Stephen Vogt believes winning and development go hand in hand

GOODYEAR — Winning.

Manager Stephen Vogt talks about it a lot.

On Thursday morning he was asked about the benefits of having rookie Brayan Rocchio play winter ball in Venezuela in preparation to compete for the shortstop job this season.

“Playing in the big winter ball leagues is the best thing to prepare for playing in the big leagues that you can do as a development thing,” said Vogt. “I know when I played in Venezuela, it prepared me more for the major leagues than any Double-A or Triple-A experience did.

“Getting that experience where every game is Game 7 is important.”

Rocchio hit .328 (40 for 122) with 12 doubles, one homer, and 21 RBI in 37 games for the La Guaira Sharks, who won their first league championship in 38 years.

“For Brayan to be able to play for his hometown team and not only get that experience but win a championship,” said Vogt. “Now he’s hungry to win. You hear me talk a lot about winning. That’s where development happens.

“When you get a taste of that champagne. A taste of that parade. Whatever it is, you want it every single year. It can really propel a player. Brayan has come in with a lot of confidence from that winter-ball experience.”

Rocchio is competing with Gabriel Arias, Tyler Freeman, Jose Tena, and Angel Martinez for the shortstop’s job. Rocchio and Arias are considered the favorites.

Vogt was asked if there was one characteristic that winning teams carry.

“They have each other’s back,” said Vogt. “They genuinely care about each other. Everybody has good baseball players. All 30 teams have phenomenal talent.

“It’s the teams that come together and genuinely want what’s best for their teammates as much as they do for themselves. The winning teams that I’ve been a part of … we had that. If your teammate hits a home run, you were just as excited, if not more, than if you hit one.”

No. 1: Keep it simple

Versatility on MLB rosters has been a trend for several years. Versatile players make it easier to build rosters. They can even keep payrolls in check.

The Guardians’ roster is full of young players who can play more than one position. Vogt’s message to them is simple.

“Make the routine play,” he said. “So often you see a player go out to a position he’s not familiar with and try to make an amazing play. Just make the routine play. I’m trying to teach my 7-year-old son that boring baseball is good baseball. It’s similar to these guys. Make the plays you’re supposed to make.”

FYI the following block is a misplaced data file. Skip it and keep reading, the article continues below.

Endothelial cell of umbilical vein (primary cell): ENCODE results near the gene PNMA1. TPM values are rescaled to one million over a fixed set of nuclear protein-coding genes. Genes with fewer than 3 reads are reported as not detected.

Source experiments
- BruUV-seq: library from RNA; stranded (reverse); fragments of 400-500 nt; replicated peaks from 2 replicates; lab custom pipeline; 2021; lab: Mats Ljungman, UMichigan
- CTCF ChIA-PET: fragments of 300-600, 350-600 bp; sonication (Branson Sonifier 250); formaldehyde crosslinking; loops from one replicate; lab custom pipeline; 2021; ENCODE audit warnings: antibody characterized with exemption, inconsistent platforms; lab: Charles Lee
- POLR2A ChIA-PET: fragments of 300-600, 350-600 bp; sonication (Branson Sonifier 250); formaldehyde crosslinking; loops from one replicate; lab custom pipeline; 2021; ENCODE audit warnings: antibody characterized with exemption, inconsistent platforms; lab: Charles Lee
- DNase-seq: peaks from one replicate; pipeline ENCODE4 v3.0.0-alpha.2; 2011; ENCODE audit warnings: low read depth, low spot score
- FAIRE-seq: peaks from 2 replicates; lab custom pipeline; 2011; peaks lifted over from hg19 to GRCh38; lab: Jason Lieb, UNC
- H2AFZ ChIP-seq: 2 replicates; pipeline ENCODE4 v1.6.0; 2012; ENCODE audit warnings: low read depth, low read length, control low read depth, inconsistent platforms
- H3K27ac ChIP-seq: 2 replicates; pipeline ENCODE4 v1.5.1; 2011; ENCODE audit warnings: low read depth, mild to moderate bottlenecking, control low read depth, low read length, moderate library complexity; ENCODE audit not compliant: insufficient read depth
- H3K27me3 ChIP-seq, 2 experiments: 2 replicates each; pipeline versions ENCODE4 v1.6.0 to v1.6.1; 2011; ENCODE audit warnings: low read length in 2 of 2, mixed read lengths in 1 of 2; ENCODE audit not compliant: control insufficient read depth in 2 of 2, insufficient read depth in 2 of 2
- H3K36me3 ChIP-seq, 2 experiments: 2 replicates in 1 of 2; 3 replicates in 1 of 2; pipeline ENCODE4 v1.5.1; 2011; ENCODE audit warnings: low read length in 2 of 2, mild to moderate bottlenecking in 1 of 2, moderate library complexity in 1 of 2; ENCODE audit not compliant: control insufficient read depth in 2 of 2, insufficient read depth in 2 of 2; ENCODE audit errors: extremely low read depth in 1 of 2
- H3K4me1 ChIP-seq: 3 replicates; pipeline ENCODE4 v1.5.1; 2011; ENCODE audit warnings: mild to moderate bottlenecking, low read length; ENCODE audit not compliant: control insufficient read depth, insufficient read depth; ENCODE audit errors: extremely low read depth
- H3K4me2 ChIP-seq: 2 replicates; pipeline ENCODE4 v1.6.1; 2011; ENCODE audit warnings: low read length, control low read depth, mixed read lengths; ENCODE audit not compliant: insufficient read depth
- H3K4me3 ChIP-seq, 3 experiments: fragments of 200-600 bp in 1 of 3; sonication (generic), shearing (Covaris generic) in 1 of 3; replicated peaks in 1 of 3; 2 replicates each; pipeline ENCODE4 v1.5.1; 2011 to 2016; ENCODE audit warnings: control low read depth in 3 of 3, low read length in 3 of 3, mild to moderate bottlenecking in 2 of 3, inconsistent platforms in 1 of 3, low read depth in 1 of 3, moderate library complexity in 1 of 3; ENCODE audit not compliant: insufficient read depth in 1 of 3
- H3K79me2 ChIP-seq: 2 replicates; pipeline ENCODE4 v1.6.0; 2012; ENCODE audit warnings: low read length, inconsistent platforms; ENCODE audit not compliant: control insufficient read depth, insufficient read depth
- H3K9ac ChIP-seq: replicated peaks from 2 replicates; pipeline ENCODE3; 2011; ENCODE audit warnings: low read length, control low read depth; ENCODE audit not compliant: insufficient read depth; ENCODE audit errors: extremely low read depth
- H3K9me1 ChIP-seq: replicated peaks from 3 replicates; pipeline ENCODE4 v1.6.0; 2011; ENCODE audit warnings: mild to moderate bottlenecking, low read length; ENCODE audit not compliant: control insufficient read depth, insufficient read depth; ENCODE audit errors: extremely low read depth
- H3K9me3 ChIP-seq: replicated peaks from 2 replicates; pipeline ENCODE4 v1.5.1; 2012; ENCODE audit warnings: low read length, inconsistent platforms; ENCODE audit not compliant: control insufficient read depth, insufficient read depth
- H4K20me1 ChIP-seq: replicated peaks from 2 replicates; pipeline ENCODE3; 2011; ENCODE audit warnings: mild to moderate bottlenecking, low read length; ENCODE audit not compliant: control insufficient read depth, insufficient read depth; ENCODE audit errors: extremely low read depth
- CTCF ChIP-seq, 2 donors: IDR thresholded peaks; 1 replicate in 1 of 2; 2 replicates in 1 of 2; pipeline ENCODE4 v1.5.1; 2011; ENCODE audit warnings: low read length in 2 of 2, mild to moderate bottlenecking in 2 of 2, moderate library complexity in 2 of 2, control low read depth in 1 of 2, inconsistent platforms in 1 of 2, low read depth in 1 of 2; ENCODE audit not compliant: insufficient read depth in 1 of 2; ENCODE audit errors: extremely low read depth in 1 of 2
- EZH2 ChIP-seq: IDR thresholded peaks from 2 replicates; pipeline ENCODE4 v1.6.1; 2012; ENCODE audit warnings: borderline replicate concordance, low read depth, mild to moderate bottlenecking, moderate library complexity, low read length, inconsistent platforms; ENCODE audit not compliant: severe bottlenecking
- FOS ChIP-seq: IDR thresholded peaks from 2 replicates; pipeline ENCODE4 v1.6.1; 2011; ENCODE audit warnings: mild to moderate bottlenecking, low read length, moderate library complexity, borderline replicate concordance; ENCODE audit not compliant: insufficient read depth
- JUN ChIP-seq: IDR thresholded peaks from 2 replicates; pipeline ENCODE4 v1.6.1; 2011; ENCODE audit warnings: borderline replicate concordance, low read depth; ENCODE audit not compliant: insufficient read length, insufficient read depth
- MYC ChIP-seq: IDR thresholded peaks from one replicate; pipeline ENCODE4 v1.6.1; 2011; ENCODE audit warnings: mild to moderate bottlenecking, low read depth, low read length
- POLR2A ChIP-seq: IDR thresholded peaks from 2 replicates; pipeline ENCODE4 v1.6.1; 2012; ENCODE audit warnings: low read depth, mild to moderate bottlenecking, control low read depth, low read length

No. 2. Testing, testing, testing

Lefty Joey Cantillo threw batting practice Thursday against a hitting group that included Steven Kwan, Jose Ramirez, Josh Naylor, and Ramon Laureano. He more than held his own.

“I’ve seen a focused and determined kid,” said Vogt. “I’ve seen him throw two or three live BPs now. Every time he takes the mound there is a focus and intent about this kid. I want to watch him pitch.”

Cantillo, 24, went 7-4 with a 4.07 ERA in 26 games, including 24 starts, at Class AA Akron and Class AAA Columbus last year. He struck out 146 and walked 69 in 119 1/3 innings.

“He’s got an opportunity to affect the roster this year,” said Vogt. “He could be a big-time arm for us. His focus and intent stand out for me when he’s on the mound.”

No. 3. Feeling better

Outfielder George Valera had a hard season last year. He injured his surgically repaired right hand in spring training and missed the first two months of the regular season.

When Valera was finally activated, he reported to Columbus on May 11. He played five games before a hamstring injury put him on the injured list again until June 17.

There was also a six-game suspension for his part in an on-field fight.

“It was just a weird year,” said Valera. “I spent this offseason training in the Dominican with my trainer. I also spent a month in Goodyear after the season. We put in some good work. “

Valera, 23, hit .211 (54 for 256) with 10 homers and 35 RBI in 73 games at Columbus.

“It was tough,” said Valera, Cleveland’s No. 5 prospect according to “My hand was really bugging me all last year. But I thank God, I feel good. I did a lot of rehab on my hand in the offseason. The team gave that time to get ready for this season.”